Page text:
Maple paged through to the final entry in the journal. Reading it, she shook her head. “Just an entry on Windigoes.” She paused. “Wait, are Windigoes real? I thought they were just a story to scare kids!”
The Doctor snorted. “You’d best believe it. They were a sort of crude attempt by the Intelligence to destroy the planet. Ultimately, they were blasted apart by the union of three pony tribes.”
“The Fire of Friendship,” Maple guessed.
“Mhm. It was less about ‘friendship’, per se, and more about power. I mean, think about it, a unicorn, a pegasus, and an earth pony all working together to perform a spell, for the first time in centuries? Essentially, it was more like they became an alicorn for just long enough to banish the Intelligence and destroy its constructs.”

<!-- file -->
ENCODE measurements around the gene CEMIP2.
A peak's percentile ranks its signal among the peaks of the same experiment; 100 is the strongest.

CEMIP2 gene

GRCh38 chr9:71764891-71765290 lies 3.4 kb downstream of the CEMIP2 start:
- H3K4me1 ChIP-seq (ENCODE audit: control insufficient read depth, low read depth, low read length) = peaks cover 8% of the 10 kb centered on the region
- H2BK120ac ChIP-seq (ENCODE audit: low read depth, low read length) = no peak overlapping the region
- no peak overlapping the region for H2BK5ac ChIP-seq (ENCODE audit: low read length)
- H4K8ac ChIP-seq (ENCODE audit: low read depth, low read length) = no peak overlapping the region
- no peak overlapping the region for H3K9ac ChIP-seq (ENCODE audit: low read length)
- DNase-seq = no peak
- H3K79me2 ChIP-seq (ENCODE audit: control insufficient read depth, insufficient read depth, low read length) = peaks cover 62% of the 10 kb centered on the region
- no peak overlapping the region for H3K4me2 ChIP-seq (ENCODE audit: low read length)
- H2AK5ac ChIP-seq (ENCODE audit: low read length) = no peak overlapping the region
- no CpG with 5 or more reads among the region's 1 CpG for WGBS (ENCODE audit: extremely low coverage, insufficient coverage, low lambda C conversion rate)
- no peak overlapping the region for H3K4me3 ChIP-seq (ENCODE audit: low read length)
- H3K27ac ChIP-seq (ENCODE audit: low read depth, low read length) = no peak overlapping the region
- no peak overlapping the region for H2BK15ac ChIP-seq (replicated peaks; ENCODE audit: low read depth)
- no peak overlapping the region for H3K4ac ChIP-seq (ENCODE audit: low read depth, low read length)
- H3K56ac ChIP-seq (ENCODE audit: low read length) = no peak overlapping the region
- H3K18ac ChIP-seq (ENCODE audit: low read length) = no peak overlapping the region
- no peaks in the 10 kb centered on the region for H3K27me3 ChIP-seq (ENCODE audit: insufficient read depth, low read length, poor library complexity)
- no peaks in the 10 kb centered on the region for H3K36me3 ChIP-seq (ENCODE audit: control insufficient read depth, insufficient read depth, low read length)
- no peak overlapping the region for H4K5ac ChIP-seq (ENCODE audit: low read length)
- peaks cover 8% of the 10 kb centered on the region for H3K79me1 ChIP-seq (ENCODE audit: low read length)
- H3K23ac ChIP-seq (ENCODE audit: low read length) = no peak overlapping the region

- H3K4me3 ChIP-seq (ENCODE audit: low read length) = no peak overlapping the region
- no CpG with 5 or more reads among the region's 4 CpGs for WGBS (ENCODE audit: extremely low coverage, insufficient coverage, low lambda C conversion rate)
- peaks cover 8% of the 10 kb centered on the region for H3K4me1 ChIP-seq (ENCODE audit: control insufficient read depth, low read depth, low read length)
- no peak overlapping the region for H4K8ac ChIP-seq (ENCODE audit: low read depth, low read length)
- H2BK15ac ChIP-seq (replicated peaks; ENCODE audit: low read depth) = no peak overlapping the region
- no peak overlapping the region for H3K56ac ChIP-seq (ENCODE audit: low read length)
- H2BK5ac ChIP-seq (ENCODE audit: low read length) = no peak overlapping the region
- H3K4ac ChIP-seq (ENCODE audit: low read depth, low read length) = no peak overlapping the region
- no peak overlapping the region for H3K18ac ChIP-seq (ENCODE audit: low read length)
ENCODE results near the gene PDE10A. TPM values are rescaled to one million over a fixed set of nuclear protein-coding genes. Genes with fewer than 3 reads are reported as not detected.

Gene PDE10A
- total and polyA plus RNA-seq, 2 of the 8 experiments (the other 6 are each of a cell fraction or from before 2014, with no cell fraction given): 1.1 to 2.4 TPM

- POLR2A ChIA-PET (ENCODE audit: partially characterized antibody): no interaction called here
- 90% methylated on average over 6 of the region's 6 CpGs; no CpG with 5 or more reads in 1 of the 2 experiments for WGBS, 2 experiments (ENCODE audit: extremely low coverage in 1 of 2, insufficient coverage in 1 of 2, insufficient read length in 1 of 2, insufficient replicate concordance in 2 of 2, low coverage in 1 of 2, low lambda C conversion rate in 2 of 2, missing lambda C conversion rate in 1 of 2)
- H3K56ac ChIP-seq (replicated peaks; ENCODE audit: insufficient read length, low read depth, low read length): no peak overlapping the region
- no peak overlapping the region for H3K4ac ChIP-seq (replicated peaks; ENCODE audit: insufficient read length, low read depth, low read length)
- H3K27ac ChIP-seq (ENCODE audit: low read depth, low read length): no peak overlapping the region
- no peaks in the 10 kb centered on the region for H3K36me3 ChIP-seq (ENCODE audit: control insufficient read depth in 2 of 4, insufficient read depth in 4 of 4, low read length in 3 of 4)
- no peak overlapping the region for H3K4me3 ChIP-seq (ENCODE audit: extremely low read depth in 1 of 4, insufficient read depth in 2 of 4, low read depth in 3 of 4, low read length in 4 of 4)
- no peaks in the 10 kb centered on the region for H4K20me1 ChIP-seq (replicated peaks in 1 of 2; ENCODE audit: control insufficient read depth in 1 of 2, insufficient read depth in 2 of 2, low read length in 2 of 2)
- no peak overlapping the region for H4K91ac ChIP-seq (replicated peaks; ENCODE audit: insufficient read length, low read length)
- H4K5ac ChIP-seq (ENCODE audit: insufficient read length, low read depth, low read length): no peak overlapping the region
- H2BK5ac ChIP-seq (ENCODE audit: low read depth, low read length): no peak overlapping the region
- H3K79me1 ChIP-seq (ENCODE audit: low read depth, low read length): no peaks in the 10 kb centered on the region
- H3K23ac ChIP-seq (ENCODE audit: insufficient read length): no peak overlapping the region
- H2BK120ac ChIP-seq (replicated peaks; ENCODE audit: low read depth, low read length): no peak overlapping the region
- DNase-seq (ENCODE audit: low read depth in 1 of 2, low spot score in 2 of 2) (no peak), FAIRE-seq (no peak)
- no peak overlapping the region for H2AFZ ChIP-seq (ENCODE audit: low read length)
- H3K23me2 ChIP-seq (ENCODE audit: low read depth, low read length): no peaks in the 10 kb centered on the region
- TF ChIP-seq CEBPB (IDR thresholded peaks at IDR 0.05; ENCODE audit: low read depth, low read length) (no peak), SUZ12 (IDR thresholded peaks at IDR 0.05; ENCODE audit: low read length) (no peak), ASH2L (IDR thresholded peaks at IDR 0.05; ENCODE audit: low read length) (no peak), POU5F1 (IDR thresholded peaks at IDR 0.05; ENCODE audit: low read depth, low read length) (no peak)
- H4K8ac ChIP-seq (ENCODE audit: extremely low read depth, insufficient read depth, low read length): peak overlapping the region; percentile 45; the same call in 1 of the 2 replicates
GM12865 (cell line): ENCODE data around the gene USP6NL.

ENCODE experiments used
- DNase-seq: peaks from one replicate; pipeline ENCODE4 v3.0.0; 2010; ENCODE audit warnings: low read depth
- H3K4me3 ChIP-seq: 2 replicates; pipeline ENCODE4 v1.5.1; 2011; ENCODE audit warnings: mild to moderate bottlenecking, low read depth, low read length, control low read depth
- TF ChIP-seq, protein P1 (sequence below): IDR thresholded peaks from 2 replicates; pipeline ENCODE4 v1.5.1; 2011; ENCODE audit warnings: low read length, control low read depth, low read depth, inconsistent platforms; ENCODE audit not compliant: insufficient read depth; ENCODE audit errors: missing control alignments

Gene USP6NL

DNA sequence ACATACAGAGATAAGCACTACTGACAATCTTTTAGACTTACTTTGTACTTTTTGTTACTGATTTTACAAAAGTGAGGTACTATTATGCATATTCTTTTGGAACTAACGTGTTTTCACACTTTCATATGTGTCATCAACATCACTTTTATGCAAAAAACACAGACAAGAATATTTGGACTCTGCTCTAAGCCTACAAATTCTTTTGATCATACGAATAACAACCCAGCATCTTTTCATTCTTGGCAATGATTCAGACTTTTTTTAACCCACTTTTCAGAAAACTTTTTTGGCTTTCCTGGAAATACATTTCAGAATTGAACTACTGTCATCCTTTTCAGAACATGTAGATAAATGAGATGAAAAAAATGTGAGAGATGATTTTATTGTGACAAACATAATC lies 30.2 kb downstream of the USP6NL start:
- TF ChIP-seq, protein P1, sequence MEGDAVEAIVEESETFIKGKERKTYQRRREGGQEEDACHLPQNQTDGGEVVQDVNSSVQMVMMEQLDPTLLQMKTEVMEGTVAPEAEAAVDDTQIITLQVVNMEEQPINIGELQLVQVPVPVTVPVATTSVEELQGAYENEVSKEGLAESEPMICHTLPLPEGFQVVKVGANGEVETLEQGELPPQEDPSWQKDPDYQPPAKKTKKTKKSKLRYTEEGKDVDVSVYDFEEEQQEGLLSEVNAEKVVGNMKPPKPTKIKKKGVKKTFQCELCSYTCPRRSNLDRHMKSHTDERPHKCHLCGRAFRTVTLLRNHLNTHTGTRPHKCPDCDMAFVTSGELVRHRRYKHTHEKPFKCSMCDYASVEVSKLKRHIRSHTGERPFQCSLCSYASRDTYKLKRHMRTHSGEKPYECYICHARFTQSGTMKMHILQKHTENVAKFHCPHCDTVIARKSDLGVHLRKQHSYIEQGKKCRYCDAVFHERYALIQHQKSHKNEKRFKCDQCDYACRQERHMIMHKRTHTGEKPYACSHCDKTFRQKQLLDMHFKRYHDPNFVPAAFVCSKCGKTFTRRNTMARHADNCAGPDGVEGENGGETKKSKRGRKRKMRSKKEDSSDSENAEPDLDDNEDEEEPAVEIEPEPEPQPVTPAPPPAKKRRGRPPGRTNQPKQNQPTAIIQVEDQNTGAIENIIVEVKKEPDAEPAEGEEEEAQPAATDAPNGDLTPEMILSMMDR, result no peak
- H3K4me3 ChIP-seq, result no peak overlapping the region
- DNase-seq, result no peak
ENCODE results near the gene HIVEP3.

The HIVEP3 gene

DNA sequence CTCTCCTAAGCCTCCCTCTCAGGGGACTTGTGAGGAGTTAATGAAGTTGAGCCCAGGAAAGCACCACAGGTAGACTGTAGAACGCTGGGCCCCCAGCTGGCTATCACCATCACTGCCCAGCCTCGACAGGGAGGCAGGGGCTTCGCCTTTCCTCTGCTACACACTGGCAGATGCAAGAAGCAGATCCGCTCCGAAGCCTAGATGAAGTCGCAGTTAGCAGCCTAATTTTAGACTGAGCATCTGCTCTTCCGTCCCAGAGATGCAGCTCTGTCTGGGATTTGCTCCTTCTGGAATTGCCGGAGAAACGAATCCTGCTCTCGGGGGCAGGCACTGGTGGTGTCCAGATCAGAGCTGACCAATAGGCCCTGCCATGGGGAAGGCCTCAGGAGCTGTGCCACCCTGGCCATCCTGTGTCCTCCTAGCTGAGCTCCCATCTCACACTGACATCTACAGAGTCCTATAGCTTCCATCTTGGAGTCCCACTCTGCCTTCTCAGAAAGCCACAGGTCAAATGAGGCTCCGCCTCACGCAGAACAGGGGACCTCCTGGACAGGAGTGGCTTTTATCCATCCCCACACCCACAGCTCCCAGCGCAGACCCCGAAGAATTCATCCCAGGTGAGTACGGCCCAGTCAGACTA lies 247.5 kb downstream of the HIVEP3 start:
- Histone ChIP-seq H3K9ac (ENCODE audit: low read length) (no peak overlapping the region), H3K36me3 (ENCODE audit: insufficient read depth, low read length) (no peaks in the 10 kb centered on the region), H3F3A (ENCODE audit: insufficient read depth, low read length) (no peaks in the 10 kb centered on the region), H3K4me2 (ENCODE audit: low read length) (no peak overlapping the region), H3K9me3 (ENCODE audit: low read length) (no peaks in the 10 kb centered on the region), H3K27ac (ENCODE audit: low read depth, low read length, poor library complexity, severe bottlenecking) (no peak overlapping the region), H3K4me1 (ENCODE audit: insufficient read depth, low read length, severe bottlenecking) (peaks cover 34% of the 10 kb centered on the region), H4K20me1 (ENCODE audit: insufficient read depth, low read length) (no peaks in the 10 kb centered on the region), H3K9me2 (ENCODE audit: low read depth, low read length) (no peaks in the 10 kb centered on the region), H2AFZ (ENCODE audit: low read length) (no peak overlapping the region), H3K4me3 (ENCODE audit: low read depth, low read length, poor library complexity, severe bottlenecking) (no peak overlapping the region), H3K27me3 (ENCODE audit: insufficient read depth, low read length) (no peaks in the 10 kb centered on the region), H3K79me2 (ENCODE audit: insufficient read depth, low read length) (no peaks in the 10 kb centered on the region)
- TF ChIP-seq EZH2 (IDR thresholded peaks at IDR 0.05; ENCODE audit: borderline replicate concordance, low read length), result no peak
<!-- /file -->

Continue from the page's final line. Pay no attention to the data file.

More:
Rumble stared. “... okay, you need to be in charge of next year’s Hearth's Warming pageant.”
Maple frowned. “So, what exactly is the ‘Intelligence’? You keep mentioning it.”
“Do I?” the Doctor asked.
“Yeah,” Rumble replied. “Remember, back at the fair? You said that the Intelligence made the Yeti robots.”
“Hm. Now that you mention it, it does seem something of a coincidence that our Dr. Climber would be after both of those creatures,” the Doctor said slowly. “Of course, it might be that it’s just that, with the cold weather, those two would naturally spring to the mind of a cryptozoologist…”
“Emphasis on ‘crypt’,” Rumble added, glaring at the wall of flutterponies.
“Don’t be morbid,” Maple admonished.
“Morbid?” Rumble spluttered. “Morbid? I’m not being morbid! You’d know if I was being morbid. This is just cynicism. Huge difference.”
“Well, just don’t be so negative, then,” Maple said, frowning.